World Roma festival begins in Prague|
They call it the biggest Roma culture festival in the world, and it’s
back in Prague for the 14th year. The Khamoro, or World Roma Festival,
means nine days of some of the best gypsy bands from all corners of Europe,
but also a wide array of cultural and sociological events all aimed at
promoting unity and understanding.
Khamoro, which means ‘little sun’ in Romany, took its name from an
incident at a concert produced by the festival’s organisers in the 90s.
They say a band, called Khamoro, was trying to play and continually
suffered their sound being turned off by the sound technician. Fourteen
years on and gypsy music will be dominating pubs, clubs and cultural
centres all over Prague, from now until the 6th of June. Michal Miko is one
of the festival’s producers:
“The Khamoro festival is not only about the music. We have a lot of
accompanying programmes, there will be a fashion show by [Cuban fashion
designer] Osmany Laffita and exhibitions on Wednesday and Thursday. But the
main programme is the music. The most famous bands that have been invited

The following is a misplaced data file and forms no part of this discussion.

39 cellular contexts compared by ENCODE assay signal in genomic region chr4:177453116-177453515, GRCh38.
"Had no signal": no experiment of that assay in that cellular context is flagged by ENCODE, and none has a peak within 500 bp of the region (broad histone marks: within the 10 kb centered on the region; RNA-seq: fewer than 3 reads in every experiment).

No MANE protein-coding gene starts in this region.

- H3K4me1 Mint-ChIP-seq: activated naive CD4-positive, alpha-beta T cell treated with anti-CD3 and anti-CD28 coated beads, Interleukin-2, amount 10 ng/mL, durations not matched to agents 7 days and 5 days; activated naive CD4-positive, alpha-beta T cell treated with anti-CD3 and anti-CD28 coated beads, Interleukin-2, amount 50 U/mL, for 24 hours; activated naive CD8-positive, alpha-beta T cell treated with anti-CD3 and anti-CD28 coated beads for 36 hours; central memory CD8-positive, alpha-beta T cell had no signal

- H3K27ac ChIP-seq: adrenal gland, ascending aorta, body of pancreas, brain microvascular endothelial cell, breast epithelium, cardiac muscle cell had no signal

this year are Kočani Orkestar from Macedonia and Urs Karpatz from France.
The main aim of the festival is to bring Roma and non-Roma together more
this week in the Czech Republic, because the situation in the Czech
Republic is not normal, and we have been trying for ten years to build up
relationships between Roma and non-Roma in the Czech Republic. And we think
the best way to do that is through culture.”
Have you had real signs over the last ten years that the Khamoro festival
has indeed made progress improving race relations?
“Having worked on the festival from the beginning, I can say there were
a lot of Roma visitors at the festival the first year, and looking back on
recent years there have been a lot of Roma visitors and non-Roma visitors.
So I think we’ve made some progress, that we’ve brought some
interesting ideas to the Czech Republic and shown that non-Roma and Roma
can be together in one place.”
The festival is accompanied by a media campaign that highlights not only
the festival itself but also Roma issues in general.
The programme includes a performance of the National Theatre called ‘My
Neighbour, My Enemy’, about the co-existence of Czechs and Roma and
composed from public documents and resources.
This year for the first time, Roma from around Europe will be able to take
part in workshops in cultural management aimed at helping them organise
cultural events elsewhere.
Most of the festival’s programme though centres on the colourful culture
of the Roma, which you can appreciate in a dance procession that will move
through the centre of Prague on Thursday. Roma history is also represented,
in part with an exhibition of traditional crafts.
The musical programme wraps up with a gala concert Saturday evening in
Prague’s SaSaZu club starring the band Nightwork and singer Martin